One of the official products I'm working on at Steemit, Inc. is a tool called Tinman:
The tinman set of utilities is a set of scripts to create a testnet. A tinman testnet allows all, or some subset of, user accounts to easily be ported from the main network.
I didn't design it. It was actually something the blockchain engineers originally cooked up. But we're adhering to the design goals. When I say "we", I'm referring to the SteemWorks Team, which I'm part of. We took over development of Tinman in July.
Before creating a testnet, we take a snapshot of the mainnet. This is done by asking mainnet for every account, 1,000 at a time. This results in a snapshot file containing over 2 GB of account data, plus other things we need to recreate blockchain conditions.
So far, every testnet bootstraps (starts out) ready for HF19. Then we copy the accounts from the snapshot and initialize each account so that they have a proportional balance to the mainnet.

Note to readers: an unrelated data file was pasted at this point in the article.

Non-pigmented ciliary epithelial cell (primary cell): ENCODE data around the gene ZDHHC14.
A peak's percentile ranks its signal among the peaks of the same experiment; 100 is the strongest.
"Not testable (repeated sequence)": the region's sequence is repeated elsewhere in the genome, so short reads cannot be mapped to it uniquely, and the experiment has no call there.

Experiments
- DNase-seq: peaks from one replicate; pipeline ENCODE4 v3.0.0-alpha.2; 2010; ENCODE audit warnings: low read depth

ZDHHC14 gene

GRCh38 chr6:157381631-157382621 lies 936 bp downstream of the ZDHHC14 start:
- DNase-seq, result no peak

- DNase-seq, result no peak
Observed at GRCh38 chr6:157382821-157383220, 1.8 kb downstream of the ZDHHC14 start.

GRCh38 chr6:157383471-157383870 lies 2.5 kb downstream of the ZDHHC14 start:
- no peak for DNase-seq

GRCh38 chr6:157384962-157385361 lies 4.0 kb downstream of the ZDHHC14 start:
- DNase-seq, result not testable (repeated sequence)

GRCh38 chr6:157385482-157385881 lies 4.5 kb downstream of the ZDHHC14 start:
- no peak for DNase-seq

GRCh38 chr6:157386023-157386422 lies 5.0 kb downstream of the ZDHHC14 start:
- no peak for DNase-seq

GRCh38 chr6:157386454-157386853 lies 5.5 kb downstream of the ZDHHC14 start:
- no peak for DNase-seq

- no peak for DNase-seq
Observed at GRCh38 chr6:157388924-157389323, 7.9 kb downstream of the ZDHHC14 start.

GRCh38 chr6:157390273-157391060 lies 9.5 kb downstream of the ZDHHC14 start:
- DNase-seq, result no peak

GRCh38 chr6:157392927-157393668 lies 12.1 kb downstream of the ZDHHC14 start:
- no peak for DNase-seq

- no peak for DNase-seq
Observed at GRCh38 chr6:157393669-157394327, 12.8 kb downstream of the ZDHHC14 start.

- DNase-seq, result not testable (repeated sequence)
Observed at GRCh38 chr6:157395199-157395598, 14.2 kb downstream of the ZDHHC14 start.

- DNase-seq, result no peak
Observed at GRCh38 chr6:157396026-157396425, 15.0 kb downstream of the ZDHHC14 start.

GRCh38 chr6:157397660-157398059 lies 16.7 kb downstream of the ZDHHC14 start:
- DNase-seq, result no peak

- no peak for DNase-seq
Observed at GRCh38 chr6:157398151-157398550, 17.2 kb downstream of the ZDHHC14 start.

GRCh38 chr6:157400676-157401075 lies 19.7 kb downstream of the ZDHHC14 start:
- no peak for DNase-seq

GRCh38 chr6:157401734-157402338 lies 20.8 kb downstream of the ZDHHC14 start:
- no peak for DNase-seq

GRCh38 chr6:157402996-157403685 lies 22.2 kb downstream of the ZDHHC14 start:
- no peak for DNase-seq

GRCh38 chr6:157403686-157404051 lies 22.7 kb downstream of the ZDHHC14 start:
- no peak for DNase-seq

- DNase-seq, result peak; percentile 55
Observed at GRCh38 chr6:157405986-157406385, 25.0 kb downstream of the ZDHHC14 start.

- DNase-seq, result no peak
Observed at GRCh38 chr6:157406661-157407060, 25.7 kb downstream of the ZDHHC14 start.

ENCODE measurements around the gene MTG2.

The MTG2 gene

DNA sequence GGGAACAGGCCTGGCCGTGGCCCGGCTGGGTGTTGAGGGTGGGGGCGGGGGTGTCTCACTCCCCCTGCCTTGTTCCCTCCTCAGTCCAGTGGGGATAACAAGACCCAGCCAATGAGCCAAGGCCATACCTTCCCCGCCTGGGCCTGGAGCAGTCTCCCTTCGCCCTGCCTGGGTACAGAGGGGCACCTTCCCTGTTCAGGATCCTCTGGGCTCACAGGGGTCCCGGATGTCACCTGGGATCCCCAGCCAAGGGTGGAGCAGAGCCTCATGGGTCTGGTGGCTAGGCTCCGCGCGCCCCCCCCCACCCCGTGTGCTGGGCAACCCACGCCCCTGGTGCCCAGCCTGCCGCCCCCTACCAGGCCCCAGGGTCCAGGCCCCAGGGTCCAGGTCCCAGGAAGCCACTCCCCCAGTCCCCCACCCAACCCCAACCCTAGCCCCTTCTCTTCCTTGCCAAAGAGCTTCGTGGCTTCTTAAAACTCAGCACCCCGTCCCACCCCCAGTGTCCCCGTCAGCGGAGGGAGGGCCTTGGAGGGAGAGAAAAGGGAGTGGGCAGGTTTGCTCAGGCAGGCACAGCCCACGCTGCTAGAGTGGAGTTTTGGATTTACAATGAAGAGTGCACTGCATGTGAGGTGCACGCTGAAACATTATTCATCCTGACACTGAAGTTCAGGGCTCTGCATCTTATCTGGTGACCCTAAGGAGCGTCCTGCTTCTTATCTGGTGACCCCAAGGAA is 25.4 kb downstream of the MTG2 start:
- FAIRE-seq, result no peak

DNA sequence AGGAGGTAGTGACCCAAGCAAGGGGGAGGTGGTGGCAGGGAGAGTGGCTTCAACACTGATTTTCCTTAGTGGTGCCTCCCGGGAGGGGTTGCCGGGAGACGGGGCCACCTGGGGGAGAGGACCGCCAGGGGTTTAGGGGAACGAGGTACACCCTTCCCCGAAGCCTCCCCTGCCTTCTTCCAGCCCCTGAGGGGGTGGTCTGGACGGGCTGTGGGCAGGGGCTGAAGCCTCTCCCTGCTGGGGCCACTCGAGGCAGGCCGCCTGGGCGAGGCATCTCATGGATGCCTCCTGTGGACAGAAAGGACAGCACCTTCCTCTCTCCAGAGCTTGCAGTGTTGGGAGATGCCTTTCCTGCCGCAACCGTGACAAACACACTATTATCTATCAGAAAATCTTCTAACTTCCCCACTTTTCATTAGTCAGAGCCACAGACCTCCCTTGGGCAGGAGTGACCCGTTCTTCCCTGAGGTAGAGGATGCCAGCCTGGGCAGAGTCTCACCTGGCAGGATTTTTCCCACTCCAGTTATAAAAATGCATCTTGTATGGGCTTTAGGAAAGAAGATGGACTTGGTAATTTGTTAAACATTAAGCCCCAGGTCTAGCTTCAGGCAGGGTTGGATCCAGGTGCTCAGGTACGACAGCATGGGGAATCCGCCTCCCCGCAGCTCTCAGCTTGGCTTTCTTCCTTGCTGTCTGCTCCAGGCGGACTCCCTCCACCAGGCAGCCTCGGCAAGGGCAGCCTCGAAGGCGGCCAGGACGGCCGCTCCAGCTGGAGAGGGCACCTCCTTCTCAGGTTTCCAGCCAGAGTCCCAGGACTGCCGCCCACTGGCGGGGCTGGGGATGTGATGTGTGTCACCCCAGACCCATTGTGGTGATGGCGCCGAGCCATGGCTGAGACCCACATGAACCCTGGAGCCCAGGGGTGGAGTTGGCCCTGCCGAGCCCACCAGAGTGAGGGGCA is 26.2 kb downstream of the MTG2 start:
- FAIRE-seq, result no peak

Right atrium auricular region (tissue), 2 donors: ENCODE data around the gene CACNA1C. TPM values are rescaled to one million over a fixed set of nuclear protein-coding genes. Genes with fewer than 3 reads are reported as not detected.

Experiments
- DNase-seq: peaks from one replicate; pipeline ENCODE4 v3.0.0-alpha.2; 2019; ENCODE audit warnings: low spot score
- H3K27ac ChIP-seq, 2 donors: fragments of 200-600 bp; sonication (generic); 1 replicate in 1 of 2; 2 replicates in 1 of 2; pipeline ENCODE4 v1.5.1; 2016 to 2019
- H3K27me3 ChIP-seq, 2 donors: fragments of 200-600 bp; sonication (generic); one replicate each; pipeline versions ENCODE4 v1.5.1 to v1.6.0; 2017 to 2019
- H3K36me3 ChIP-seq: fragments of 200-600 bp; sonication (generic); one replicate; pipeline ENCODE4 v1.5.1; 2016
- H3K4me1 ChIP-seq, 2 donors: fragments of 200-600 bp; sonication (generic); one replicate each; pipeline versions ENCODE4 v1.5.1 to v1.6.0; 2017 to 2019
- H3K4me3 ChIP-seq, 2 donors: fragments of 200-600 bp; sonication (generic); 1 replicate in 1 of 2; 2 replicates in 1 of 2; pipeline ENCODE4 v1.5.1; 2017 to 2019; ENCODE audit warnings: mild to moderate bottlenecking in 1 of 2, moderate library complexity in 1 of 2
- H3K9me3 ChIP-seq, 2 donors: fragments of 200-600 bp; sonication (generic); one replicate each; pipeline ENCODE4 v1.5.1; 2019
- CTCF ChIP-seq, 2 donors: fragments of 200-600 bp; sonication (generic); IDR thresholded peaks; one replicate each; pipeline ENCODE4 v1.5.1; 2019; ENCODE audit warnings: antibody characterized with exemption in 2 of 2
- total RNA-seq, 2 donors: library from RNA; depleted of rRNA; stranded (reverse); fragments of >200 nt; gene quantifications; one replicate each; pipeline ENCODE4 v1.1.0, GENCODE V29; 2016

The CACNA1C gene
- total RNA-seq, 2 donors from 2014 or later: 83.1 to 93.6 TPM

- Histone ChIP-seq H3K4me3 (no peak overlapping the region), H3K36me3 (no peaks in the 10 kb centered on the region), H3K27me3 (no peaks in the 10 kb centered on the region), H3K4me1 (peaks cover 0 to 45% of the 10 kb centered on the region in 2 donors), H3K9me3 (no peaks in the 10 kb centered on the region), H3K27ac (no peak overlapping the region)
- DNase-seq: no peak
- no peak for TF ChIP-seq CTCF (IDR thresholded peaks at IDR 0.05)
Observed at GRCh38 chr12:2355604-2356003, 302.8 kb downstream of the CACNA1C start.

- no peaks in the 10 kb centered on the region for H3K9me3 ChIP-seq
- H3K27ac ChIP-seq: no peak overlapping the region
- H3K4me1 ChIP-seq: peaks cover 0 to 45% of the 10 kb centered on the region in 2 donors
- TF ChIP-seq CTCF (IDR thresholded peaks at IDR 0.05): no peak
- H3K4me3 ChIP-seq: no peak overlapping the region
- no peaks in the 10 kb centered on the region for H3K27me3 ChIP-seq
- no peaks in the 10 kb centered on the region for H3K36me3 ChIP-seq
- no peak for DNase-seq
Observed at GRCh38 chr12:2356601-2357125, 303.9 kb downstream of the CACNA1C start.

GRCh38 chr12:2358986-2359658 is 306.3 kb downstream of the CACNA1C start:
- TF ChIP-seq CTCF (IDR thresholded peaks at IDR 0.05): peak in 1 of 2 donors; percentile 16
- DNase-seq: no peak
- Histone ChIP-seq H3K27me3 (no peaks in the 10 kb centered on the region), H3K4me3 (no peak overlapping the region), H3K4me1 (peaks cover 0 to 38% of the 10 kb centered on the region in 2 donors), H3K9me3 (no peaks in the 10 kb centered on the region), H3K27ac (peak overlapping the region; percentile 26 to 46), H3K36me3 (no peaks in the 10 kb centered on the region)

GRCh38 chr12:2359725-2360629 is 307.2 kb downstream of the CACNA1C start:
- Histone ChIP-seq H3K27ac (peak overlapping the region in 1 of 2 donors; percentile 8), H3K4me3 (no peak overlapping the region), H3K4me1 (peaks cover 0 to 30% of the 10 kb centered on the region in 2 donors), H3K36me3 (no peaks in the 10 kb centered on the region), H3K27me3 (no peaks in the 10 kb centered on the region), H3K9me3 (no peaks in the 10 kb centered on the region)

This means that if
alice had 1% of the total value on mainnet and
bob had 5%, we try to keep the same proportion on the testnet so that
alice continues to have 1% and
bob continues to have 5%.
A testnet doesn't have the same number of tokens as mainnet, so we have to adjust the actual tokens for
bob, yet maintain proportionality.
In the initial version of Tinman, this was accomplished by creating accounts with an account creation fee above the recommended fee. The fee was then automatically applied to the account as STEEM Power, on the testnet. It's a "fee shortcut" that allows us to avoid extra steps.
In HF20, this process must be altered. Due to the changes involving account creation, this "fee shortcut" is no longer available. If we attempt to create an account with a fee above the recommendation, the blockchain will reject it and no accounts would be created.
The new process just requires that extra step we were avoiding before (no "fee shortcut"). It's just an additional transfer, no biggie. But if it weren't for this change, the current testnet would be the last.
I want to highlight this because sometimes, getting ahead of a potential problem isn't always noticed. We don't need to deploy a new testnet right this moment. But if we did, and we didn't have this fix in place, it would go badly.
Often in software development, people only see the failures. That's understandable because failures can have huge impact. But getting ahead of problems is what good software developers do. And they do it very often at Steemit, Inc.